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22-01-2012 | Bone health | Article

Low BMD does not predict fall risk in postmenopausal women

Abstract

Free abstract

MedWire News: Bone mineral density (BMD) does not influence postural balance or the risk for falls in postmenopausal women, study findings show.

Instead, the results show that increasing age, smoking, and visual acuity predict an increased risk for falling, whereas hormone replacement therapy reduced the risk for falls, report Eliana Aguiar Petri Nahas and co-workers from Sao Paulo State University in Brazil.

The researchers recruited 225 women aged 45 years or more who were amenorrheic for 12 months or longer, with a T-score value of -2.0 SD or higher (n=140) or -2.0 SD or below (n=85). None of the patients had accentuated spinal deformity, uncorrected visual deficits, or other issues that may affect balance.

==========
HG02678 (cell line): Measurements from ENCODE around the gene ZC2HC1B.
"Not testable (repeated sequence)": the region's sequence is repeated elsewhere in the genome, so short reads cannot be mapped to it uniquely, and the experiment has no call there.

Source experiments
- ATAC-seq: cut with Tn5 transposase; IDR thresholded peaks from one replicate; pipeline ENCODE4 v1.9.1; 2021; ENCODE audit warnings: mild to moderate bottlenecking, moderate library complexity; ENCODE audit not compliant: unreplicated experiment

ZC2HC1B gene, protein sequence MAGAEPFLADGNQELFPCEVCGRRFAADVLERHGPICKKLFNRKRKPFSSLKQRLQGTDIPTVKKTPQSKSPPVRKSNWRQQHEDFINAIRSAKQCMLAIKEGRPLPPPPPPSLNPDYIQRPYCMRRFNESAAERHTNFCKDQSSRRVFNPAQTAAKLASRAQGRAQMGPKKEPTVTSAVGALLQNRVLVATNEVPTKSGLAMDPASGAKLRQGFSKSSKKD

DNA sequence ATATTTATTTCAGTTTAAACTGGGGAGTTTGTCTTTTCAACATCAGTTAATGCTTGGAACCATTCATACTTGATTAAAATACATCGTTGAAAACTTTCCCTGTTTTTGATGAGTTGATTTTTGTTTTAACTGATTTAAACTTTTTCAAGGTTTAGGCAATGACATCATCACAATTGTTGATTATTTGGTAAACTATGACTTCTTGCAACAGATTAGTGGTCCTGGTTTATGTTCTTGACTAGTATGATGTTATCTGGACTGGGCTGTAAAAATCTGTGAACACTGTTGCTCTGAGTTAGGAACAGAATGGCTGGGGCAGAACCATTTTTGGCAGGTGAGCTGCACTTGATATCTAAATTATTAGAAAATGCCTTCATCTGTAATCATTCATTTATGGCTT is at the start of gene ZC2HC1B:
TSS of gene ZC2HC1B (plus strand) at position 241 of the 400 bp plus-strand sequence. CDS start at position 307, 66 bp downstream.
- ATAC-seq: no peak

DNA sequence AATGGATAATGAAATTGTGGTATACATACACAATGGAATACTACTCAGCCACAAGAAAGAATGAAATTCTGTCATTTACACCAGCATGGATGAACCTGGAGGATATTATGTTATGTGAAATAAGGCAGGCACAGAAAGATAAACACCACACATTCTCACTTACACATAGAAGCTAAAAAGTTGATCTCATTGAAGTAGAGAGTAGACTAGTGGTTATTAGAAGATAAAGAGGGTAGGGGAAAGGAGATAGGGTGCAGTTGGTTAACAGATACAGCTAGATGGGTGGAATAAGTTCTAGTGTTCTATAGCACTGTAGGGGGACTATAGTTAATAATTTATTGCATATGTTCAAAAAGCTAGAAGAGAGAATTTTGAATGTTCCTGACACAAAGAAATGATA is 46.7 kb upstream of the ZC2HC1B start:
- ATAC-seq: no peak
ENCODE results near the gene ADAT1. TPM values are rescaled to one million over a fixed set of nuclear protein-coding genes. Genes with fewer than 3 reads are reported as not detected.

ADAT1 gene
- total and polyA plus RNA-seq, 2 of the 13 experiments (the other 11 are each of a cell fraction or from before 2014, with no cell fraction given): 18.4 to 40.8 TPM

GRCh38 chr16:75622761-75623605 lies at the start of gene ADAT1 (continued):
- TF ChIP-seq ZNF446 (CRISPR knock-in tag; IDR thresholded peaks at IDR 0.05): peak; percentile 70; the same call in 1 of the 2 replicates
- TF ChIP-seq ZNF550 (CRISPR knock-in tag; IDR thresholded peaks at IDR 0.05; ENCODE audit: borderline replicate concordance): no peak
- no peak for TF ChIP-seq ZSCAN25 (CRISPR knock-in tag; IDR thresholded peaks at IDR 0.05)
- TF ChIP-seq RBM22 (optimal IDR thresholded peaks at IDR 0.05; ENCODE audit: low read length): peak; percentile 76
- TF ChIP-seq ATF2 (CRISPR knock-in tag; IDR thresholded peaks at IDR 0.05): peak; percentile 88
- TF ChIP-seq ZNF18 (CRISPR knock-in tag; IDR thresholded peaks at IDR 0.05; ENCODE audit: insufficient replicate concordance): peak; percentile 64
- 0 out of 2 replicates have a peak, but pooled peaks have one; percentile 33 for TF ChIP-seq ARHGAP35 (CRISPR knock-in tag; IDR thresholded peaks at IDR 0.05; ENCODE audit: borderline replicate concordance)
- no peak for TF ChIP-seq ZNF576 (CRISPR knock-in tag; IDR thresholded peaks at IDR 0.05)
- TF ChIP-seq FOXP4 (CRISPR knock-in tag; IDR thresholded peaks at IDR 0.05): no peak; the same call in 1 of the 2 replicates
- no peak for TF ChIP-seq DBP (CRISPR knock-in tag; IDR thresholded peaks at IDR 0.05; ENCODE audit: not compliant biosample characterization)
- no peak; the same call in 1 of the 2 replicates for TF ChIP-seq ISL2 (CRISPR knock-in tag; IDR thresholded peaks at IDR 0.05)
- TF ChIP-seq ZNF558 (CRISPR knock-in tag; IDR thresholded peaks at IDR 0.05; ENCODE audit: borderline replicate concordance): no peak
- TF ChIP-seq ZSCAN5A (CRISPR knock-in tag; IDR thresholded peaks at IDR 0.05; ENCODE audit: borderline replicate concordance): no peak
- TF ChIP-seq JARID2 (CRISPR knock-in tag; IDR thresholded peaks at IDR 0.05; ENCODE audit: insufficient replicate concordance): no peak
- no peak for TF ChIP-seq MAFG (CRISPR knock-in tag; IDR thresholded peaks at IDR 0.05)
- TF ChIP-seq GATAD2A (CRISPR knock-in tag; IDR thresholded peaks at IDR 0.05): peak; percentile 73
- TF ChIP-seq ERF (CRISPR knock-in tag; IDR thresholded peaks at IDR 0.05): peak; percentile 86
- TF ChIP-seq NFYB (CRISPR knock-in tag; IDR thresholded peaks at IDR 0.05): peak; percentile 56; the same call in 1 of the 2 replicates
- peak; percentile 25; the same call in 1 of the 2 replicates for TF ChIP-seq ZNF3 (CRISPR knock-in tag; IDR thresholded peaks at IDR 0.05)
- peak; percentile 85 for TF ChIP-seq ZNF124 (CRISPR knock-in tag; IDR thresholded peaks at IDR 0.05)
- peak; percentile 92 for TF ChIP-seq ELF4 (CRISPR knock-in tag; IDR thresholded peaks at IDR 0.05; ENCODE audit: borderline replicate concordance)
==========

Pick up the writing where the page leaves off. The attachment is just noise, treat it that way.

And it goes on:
The participants were questioned on their recent history of falls, and assessed for postural balance using a force platform.

Analysis showed that patients with a BMD of 2.0 SD or above had more recently undergone the menopause and had a higher body mass index than those with a low BMD.

Overall, 57.8% had fallen within the past 2 years. There was no significant difference between patients with and without a recent fall in terms of clinical or stabilometric characteristics.

However, the risk for falls increasing significantly with age (odds ratio [OR]=1.07), current smoking (OR=2.19), and a corrected visual deficit (OR=9.06), and reduced with the use of hormone therapy (OR=0.48).

"Studies must be performed in order to evaluate the possible factors related to falls so that strategies can be presented with the purpose to minimize their consequences, particularly the fractures in women with low BMD," write Nahas et al in BMC Musculoskeletal Disorders.

"From the present study, it can be concluded that in postmenopausal women, the BMD was not associated with postural balance or fall risk parameters."

MedWire (http://www.medwire-news.md/) is an independent clinical news service provided by Springer Healthcare Limited. © Springer Healthcare Ltd; 2012

By Lynda Williams

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